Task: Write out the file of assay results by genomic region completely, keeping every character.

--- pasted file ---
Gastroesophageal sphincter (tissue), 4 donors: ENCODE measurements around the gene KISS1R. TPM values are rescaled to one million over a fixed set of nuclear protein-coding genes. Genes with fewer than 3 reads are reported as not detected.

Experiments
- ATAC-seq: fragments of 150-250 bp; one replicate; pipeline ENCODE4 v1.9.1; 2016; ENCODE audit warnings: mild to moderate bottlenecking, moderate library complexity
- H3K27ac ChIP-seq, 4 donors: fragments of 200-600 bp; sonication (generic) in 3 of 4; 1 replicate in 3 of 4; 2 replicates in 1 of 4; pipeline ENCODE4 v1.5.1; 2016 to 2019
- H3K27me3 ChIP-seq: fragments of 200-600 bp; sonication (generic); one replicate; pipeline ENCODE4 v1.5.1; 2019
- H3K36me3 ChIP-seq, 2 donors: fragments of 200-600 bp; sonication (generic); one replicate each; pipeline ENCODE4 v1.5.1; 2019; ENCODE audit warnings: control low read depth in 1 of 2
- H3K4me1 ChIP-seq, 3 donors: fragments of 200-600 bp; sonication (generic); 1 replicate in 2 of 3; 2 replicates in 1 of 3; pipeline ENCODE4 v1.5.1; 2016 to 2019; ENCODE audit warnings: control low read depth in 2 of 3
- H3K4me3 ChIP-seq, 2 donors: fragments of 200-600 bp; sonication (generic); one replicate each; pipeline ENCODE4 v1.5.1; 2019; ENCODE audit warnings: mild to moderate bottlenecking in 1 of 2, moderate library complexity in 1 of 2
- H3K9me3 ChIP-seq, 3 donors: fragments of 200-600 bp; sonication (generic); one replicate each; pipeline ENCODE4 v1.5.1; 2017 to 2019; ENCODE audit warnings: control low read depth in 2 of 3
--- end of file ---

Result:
Gastroesophageal sphincter (tissue), 4 donors: ENCODE measurements around the gene KISS1R. TPM values are rescaled to one million over a fixed set of nuclear protein-coding genes. Genes with fewer than 3 reads are reported as not detected.

Experiments
- ATAC-seq: fragments of 150-250 bp; one replicate; pipeline ENCODE4 v1.9.1; 2016; ENCODE audit warnings: mild to moderate bottlenecking, moderate library complexity
- H3K27ac ChIP-seq, 4 donors: fragments of 200-600 bp; sonication (generic) in 3 of 4; 1 replicate in 3 of 4; 2 replicates in 1 of 4; pipeline ENCODE4 v1.5.1; 2016 to 2019
- H3K27me3 ChIP-seq: fragments of 200-600 bp; sonication (generic); one replicate; pipeline ENCODE4 v1.5.1; 2019
- H3K36me3 ChIP-seq, 2 donors: fragments of 200-600 bp; sonication (generic); one replicate each; pipeline ENCODE4 v1.5.1; 2019; ENCODE audit warnings: control low read depth in 1 of 2
- H3K4me1 ChIP-seq, 3 donors: fragments of 200-600 bp; sonication (generic); 1 replicate in 2 of 3; 2 replicates in 1 of 3; pipeline ENCODE4 v1.5.1; 2016 to 2019; ENCODE audit warnings: control low read depth in 2 of 3
- H3K4me3 ChIP-seq, 2 donors: fragments of 200-600 bp; sonication (generic); one replicate each; pipeline ENCODE4 v1.5.1; 2019; ENCODE audit warnings: mild to moderate bottlenecking in 1 of 2, moderate library complexity in 1 of 2
- H3K9me3 ChIP-seq, 3 donors: fragments of 200-600 bp; sonication (generic); one replicate each; pipeline ENCODE4 v1.5.1; 2017 to 2019; ENCODE audit warnings: control low read depth in 2 of 3